The Fuzzy Word Experiment project is exactly what it says in the title in that it was conceived as an experiment to see if there was a way in which to deal with words in a fuzzy manner, seeing as words themselves can be somewhat of a fuzzy area themselves I thought that they might lend themselves quite well to being given the Fuzzy treatment.
The first idea was to get a value for the word and then use this as it's fuzzy value pretty much in the same way that you would use a fuzzy number ( see earlier articles for Fuzzy Number explanation ) with the value being the Number of the word and a Minimum and a Maximum value being applied so that it would be possible to see if words matched.
double dValue = 0;
for( int i=0; i<strWord.Length; i++ )
dValue += strWord[ i ];
The code above is the section of code that assigns a value to the word, this is simply an addition of the ASCII values for the letters. At on point they were also multiplied by there position within the word but this did nothing to get around the problem of different words arriving at the same number, it helped slightly but it didn't fix it.
e.g. The word glass gives a reading of
Fuzzy Word = glass
Maximum = 548
Minimum = 528
Membership = 1
Compared membership = 0
Number = 538
ID = 0
The important bit in the readout is the Number variable which gives a reading of 538. When we compare this to the word "sheep" we hit a problem
Fuzzy Word = sheep
Maximum = 543
Minimum = 523
Membership = 1
Compared membership = 0
Number = 533
ID = 0
As you can see the number for the word "sheep" is 533 which means that no matter which way the comparison between the two words is done the values always fall within the minimum and maximum ranges of the other word giving them an instantly high likely hood that if just using numbers is involved then the two words are going to be considered almost identical by the code running the comparison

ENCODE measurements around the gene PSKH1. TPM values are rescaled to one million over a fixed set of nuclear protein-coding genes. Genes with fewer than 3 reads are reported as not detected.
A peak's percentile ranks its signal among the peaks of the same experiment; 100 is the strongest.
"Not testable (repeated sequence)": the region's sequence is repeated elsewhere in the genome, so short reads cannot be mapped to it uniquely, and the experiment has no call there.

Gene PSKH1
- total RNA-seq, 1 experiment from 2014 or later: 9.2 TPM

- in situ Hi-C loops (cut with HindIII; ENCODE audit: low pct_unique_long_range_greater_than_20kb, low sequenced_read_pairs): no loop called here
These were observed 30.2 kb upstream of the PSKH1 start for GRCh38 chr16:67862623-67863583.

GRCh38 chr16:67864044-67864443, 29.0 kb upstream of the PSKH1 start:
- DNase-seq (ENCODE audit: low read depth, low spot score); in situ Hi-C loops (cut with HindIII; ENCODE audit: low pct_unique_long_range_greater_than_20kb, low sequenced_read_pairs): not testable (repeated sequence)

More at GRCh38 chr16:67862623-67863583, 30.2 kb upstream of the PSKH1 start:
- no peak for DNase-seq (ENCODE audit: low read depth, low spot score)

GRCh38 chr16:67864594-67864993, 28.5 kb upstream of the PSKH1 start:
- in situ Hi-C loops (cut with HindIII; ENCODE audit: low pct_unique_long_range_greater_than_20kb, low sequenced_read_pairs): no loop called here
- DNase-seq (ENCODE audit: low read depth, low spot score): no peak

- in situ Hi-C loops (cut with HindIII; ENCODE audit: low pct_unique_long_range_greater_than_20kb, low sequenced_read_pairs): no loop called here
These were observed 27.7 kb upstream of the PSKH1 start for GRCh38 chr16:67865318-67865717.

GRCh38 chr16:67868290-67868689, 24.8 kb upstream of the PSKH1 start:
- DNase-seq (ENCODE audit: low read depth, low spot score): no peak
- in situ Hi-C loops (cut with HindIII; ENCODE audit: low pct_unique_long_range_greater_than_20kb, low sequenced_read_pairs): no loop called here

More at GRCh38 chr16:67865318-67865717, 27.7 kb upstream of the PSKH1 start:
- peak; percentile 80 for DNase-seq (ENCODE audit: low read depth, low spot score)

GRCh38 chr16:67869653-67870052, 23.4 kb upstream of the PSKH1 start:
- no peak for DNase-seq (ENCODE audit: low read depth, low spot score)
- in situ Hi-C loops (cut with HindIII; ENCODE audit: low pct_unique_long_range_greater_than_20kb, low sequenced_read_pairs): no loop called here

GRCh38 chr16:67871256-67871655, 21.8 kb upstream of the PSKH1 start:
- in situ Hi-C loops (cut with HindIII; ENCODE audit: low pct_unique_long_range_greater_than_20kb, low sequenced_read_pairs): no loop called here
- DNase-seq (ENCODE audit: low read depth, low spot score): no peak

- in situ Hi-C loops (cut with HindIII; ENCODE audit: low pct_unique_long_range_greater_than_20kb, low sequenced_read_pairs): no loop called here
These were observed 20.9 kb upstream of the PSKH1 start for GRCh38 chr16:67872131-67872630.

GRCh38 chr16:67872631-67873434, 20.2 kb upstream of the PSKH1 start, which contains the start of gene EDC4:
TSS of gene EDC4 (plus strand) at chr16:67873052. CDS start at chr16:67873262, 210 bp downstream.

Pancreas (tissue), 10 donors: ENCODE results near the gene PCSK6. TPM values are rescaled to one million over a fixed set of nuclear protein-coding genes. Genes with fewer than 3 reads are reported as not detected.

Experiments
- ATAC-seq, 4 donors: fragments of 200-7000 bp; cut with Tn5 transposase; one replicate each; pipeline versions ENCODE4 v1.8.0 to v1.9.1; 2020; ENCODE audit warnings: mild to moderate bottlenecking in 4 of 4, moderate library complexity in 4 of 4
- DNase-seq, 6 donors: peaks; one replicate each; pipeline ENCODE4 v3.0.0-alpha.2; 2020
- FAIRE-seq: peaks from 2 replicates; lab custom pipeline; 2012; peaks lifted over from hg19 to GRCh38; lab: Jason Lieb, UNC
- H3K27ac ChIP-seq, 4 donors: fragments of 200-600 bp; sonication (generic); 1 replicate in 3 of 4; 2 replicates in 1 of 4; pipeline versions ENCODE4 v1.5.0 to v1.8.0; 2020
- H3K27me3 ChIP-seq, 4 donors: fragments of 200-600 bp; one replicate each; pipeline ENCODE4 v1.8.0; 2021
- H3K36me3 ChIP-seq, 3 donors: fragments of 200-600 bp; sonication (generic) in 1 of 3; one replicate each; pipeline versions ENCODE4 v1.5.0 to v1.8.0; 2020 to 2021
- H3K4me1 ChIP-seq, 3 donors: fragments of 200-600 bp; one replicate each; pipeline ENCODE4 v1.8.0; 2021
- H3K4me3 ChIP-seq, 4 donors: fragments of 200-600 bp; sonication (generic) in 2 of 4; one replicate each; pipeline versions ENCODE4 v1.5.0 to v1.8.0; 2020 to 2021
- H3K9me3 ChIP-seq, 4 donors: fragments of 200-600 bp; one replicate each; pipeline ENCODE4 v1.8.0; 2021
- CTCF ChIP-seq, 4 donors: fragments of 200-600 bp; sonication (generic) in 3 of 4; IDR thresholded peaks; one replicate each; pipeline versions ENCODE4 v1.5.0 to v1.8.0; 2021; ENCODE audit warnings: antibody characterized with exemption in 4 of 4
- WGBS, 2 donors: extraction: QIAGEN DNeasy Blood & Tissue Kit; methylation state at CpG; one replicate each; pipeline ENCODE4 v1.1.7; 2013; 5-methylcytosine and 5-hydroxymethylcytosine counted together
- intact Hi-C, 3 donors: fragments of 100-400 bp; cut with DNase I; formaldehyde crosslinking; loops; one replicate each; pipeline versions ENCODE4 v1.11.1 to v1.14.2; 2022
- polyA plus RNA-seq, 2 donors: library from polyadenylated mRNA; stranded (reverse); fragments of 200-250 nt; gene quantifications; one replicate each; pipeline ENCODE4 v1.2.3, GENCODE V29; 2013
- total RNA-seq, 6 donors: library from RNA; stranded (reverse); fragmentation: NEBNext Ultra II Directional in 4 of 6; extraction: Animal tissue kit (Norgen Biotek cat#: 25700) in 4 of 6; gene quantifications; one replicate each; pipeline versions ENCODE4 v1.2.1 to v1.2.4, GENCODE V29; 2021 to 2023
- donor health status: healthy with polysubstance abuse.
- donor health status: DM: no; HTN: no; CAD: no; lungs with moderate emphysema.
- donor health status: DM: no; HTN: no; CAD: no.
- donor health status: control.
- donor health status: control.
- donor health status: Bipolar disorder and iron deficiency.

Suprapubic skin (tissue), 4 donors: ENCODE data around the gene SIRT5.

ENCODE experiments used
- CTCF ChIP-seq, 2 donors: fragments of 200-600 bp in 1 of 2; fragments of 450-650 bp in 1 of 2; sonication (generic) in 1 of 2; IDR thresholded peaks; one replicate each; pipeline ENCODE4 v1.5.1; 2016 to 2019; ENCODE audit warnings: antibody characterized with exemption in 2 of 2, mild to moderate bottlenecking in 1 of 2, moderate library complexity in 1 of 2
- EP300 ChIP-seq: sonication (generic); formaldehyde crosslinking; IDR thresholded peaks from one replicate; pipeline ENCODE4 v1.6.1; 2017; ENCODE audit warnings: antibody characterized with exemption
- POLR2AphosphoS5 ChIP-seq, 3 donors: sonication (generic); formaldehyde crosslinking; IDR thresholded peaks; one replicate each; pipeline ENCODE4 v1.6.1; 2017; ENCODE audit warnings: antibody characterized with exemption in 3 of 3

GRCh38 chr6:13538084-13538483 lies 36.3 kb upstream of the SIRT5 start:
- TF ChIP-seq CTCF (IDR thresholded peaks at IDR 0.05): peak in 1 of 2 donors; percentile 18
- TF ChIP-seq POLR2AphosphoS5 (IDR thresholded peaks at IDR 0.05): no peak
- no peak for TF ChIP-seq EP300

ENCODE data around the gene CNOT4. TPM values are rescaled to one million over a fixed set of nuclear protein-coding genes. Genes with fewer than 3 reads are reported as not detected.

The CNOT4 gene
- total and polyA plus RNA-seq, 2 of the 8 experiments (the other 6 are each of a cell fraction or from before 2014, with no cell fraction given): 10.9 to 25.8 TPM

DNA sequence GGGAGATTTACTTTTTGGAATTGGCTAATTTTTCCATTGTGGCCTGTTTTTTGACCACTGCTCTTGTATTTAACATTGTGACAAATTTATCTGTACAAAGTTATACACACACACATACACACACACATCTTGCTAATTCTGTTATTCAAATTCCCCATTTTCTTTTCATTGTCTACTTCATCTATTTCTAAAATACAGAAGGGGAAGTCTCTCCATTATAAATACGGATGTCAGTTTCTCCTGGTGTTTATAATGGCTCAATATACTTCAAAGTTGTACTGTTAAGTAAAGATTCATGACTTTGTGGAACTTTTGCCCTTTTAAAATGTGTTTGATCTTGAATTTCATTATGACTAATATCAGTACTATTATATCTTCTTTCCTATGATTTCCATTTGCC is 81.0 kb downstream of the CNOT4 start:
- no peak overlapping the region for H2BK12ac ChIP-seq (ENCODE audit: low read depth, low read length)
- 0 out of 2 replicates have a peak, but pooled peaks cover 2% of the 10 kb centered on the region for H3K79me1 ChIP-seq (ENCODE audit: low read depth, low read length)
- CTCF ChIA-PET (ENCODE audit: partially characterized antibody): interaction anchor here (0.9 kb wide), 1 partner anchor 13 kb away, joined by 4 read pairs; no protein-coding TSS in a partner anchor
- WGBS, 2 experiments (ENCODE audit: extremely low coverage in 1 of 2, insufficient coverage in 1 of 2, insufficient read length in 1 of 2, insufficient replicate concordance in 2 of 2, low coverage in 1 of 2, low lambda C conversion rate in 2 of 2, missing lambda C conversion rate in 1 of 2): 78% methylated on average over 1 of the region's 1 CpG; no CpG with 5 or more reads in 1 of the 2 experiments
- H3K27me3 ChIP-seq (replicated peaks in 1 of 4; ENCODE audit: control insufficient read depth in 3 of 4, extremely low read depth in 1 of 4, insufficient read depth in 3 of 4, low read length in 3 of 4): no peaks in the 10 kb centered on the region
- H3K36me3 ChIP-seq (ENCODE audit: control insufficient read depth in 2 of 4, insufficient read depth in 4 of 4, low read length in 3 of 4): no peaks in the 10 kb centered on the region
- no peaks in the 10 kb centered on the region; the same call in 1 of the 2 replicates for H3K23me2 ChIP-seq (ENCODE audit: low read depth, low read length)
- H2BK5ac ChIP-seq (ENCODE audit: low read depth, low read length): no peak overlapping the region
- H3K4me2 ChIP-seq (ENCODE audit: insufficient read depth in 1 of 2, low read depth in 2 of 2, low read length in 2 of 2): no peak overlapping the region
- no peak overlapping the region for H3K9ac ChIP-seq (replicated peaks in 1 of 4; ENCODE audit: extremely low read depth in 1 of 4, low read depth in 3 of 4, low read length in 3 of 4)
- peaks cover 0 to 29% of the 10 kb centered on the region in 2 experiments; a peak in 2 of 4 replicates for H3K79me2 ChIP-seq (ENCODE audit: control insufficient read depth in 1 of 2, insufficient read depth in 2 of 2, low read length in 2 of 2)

The second idea is based on the actual letters in the word and it goes something like this if there are a certain number of letters in the word that are in the correct place then there is a high likely hood that the person who typed the words is aiming at the same word and maybe made a typo. So count the number of letters in the word that match, using,
int nCount = 0;
for( int i=0; i<Word.Length; i++ )
if( i < Word.Length && i < comparison.Length )
if( Word[ i ] == comparison[ i ] )
Which gives the number of letters that are in the correct place. But this then leads to problems with the length of the words. Say you have two words one is a short word say four or five letters long and the other is a long word but the long word contains the short word. If the short word was the Fuzzy Word object then the code above would let the long word through. In order to help solve this problem the code deals with Maximum Incorrect Letters and Minimum Matching Letters. Unfortunately the concept of having a minimum number of matching letters doesn't quite hold up all on it's own. The problem is that some words are just plain short and if this value is set too high then short words are going to be automatically rejected. So for this reason this value has to be kept fairly low and in the code it defaults to 3.
The idea of having a maximum number of incorrect letters can help out though in the fact that as long as the word has a certain amount of letters correct then there are so many that can be wrong. Any more than that and the word is automatically rejected. Once again though the maximum number of incorrect letters cannot be made too high as it would then block out short words completely.
And this is where we come back to the number value for each word. At this point we have a word that has no more than a few incorrect letters but enough correct letters to get through so what do we do with them because we still need to give it some sort of Membership value that will express the word as a comparison with the word we are testing against. This is done through the code,
FuzzyWord temp = new FuzzyWord( comparison );
if( dValue >= this.Number - nValueDifference &&
dValue <= this.Number + nValueDifference )
temp.ComparedMembership = 1.12;
else if( dValue >= this.Number - ( nValueDifference * 2 ) &&
dValue <= this.Number + ( nValueDifference * 2 ) )
temp.ComparedMembership = 1.25;
else if( dValue >= this.Number - ( nValueDifference * 3 ) &&
dValue <= this.Number + ( nValueDifference * 3 ) )
temp.ComparedMembership = 1.37;
else if( dValue >= this.Number - ( nValueDifference * 4 ) &&